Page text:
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Hydroponic growing is, essentially, growing plants in soilless medium that is rich in nutrients. At its most simple, it means that the plants are suspended in a solution that provides all the nutrients it needs.

It’s a great way to grow plants using soilless media and break the monotony of growing plants in soil. The roots don’t  necessarily have to look for nutrients. So they’re small and efficient. It means the plant will often grow bigger and more quickly than in soil. You can grow all year round and reduce the risk of pests. And because you don’t need soil for extensive roots, it takes less space and causes less mess. 

Organic hydroponic vegetable farm growing in greenhouse.
Image Credit: Deposit Photos

How To Start Hydroponics 

1. Support Structure

First, you’ll need something to support your plants. Exactly what you’ll need depends on what you’re growing and how you are growing it. However, it might be as simple as wire mesh to support a plant sitting over a bowl or bucket with the nutrient solution.

Plastic pipe or drain is a good option. It can serve equally well for a window ledge or in arrays for bigger growing projects. This works particularly well with systems that require a flow of nutrient solution.

2. Reservoir

If you are not using the water culture technique, you’ll need a reservoir for your nutrient solution. A bucket or plastic storage box will suffice. The biggest consideration will likely be size, which will dictate how often you’ll need to check and top up. Aesthetics might also be important if your system is in a living area or a small apartment.

3. Growing Medium

If you need a growing medium, there are plenty to choose from, from simple gravel to perlite or vermiculite, coconut coir, peat moss, etc. If you’re growing from seed, then you might want to consider special hydroponic sponges.

4. Water Pump and Tubing

These are essential in circulating the nutrient solution. Water pumps are cheap and available in online stores, and once you set them up, you can use them to keep the solution flowing. Alternatively, you can create a flood and drain system with a timer.

5. Light

Plants need light to grow, ideally six to eight hours a day. If you’re setting something up with lots of natural light on a windowsill, you don’t need to think about it. If you want to grow in a room with few windows, you might need to consider extra lighting.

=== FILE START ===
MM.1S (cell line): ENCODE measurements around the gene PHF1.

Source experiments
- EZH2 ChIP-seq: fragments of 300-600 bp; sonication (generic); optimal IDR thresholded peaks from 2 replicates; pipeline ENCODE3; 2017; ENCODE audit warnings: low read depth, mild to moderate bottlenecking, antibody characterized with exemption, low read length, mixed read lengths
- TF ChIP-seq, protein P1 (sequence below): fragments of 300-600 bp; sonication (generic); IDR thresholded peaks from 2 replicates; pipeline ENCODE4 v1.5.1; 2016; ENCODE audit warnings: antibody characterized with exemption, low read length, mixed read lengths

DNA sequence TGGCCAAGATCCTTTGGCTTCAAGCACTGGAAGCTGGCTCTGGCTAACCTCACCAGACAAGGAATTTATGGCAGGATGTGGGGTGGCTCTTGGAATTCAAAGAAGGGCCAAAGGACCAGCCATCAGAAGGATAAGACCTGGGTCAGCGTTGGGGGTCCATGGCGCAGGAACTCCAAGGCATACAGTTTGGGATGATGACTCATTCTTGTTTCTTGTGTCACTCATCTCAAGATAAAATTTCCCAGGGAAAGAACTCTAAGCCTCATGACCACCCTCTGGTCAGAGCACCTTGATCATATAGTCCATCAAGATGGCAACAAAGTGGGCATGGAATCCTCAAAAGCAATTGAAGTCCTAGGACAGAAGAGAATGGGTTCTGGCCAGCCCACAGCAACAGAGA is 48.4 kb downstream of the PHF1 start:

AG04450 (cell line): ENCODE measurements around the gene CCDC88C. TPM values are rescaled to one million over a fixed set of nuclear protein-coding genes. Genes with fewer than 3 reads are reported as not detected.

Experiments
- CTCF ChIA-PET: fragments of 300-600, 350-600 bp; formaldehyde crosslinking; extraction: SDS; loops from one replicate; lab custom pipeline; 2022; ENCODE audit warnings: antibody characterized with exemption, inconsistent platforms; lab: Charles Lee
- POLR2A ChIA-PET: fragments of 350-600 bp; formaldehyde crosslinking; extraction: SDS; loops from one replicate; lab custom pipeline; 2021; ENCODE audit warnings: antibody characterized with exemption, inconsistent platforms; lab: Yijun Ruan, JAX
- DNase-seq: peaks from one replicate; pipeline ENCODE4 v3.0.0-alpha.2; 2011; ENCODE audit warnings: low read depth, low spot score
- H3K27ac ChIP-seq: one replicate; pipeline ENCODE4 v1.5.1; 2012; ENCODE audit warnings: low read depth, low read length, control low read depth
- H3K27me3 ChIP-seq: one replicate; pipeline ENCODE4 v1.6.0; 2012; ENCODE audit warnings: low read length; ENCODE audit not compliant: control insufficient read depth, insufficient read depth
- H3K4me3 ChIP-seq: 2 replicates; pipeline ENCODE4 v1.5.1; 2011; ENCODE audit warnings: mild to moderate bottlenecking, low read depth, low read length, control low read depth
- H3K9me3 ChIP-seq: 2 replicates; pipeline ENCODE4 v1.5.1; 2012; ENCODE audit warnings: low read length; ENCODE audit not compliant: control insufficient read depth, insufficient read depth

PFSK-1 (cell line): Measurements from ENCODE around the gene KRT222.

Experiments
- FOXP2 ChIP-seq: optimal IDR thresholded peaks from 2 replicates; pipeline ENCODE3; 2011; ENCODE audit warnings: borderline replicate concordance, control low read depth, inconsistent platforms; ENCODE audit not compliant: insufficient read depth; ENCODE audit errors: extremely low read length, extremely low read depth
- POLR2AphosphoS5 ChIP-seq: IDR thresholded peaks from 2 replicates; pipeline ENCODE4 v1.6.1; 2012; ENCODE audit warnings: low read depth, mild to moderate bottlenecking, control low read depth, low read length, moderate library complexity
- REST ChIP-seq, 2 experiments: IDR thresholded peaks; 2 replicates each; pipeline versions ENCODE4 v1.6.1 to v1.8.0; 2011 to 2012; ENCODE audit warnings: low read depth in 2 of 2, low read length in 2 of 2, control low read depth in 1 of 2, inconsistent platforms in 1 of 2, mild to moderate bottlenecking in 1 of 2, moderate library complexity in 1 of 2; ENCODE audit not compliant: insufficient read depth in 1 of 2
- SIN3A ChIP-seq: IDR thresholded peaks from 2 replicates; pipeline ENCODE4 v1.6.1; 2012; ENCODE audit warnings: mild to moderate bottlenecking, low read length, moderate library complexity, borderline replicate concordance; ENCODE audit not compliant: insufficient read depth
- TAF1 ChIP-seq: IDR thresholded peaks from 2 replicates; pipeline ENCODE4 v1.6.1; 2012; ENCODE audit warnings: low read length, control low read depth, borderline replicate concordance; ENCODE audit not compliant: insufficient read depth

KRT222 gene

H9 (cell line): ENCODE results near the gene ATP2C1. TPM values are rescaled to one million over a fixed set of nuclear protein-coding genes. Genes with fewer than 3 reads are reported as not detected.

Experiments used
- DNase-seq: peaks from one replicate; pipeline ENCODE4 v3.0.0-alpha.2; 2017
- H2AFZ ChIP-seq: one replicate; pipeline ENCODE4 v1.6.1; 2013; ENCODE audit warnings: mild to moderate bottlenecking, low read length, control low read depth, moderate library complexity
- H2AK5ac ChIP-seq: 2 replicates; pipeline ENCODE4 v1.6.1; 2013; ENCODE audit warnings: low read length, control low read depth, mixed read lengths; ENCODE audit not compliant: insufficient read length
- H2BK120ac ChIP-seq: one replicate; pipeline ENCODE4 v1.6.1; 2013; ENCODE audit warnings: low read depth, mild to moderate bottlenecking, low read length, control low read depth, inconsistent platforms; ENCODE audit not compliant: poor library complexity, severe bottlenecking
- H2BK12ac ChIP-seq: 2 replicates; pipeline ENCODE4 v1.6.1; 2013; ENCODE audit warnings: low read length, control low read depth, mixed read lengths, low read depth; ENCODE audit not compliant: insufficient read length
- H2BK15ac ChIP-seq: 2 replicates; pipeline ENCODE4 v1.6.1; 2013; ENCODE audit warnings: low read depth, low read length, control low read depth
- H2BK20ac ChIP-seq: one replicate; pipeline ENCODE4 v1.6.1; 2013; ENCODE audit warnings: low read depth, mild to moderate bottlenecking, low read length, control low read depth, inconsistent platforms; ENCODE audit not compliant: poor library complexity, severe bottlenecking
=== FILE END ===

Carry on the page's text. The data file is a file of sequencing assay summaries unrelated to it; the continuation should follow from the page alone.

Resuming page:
You can get a light for any set-up, from a USB-powered desk-style lamp to large ceiling-hung panels. These are very effective at providing artificial lighting. Some of them even produce UV light, so you might need to be careful about exposure if it’s in a living space.

6. Nutrients

These are simple to use. Just mix the nutrients with water. The best water to use in the solution is fresh rainwater. If you’re using tap water, you should test it first. Each area will have different compounds. The acidity is usually a little low, which will need adjusting.

  • Buying nutrients designed for hydroponics is best. These will have the right nutrients and concentrations. 
  • It’s important to check the pH level of your solution.  It should be between 5.5 to 6.5 or slightly acidic. 
  • Check if the temperature is right. This should be about 68º. It’s a little below room temperature. Getting the temperature wrong can damage the plants.

7. Cost

Hydroponics is a cost-effective way to grow anything, but there is a set-up cost. Depending on the method you use, this might be close to nothing. 

Kits containing everything you need for small growing costs $50-$120. The costs can quickly mount if you’d like to grow on a bigger scale. Add the cost of the initial set-up, which includes lighting. You can end up with thousands of dollars and high running costs afterward. However, this is settled by having a year-round production.